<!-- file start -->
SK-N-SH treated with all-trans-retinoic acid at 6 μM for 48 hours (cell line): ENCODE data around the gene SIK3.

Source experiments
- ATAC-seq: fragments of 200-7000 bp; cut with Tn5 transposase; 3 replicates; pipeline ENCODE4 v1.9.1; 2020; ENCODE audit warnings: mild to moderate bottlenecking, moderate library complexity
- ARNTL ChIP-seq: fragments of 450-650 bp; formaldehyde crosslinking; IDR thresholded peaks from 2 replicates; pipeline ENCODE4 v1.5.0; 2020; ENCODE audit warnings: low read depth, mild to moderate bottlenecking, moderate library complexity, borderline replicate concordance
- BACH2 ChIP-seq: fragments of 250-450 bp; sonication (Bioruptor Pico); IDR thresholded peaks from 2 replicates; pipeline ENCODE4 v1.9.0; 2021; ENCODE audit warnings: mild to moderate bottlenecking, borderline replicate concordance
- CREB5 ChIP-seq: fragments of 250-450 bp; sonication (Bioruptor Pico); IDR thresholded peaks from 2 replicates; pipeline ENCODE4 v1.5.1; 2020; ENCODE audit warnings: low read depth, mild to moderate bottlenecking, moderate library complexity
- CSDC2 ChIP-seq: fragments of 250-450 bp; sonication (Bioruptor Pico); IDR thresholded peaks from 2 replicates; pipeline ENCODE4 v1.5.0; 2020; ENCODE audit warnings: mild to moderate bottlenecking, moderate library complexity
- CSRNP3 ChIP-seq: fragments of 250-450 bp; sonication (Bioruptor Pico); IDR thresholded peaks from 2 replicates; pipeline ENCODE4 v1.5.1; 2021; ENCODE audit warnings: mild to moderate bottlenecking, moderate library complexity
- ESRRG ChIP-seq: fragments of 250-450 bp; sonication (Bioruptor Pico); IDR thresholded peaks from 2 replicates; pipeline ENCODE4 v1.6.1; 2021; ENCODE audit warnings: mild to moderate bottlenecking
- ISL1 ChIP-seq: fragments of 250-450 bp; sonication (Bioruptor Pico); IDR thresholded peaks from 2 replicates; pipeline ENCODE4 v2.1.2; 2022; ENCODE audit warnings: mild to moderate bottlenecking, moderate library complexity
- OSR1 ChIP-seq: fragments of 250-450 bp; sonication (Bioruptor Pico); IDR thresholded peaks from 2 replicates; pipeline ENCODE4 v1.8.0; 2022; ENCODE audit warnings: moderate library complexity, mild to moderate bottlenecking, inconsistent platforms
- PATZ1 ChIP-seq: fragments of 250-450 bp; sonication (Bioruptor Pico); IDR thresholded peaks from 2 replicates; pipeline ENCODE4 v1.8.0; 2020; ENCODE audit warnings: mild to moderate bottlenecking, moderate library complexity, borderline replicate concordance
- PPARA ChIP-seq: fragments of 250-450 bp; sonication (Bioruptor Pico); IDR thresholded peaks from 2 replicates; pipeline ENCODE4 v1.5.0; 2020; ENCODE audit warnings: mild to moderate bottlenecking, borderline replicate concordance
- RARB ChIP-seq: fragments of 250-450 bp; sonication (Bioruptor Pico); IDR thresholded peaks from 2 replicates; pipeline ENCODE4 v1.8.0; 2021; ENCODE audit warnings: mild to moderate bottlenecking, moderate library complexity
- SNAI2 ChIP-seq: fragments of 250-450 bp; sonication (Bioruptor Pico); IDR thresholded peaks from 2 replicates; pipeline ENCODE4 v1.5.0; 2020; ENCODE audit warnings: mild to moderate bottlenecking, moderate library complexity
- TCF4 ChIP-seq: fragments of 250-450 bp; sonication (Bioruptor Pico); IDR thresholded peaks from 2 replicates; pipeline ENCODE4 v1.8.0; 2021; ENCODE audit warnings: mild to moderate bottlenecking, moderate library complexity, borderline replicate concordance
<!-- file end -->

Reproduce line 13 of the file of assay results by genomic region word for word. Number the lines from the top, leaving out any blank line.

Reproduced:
- PPARA ChIP-seq: fragments of 250-450 bp; sonication (Bioruptor Pico); IDR thresholded peaks from 2 replicates; pipeline ENCODE4 v1.5.0; 2020; ENCODE audit warnings: mild to moderate bottlenecking, borderline replicate concordance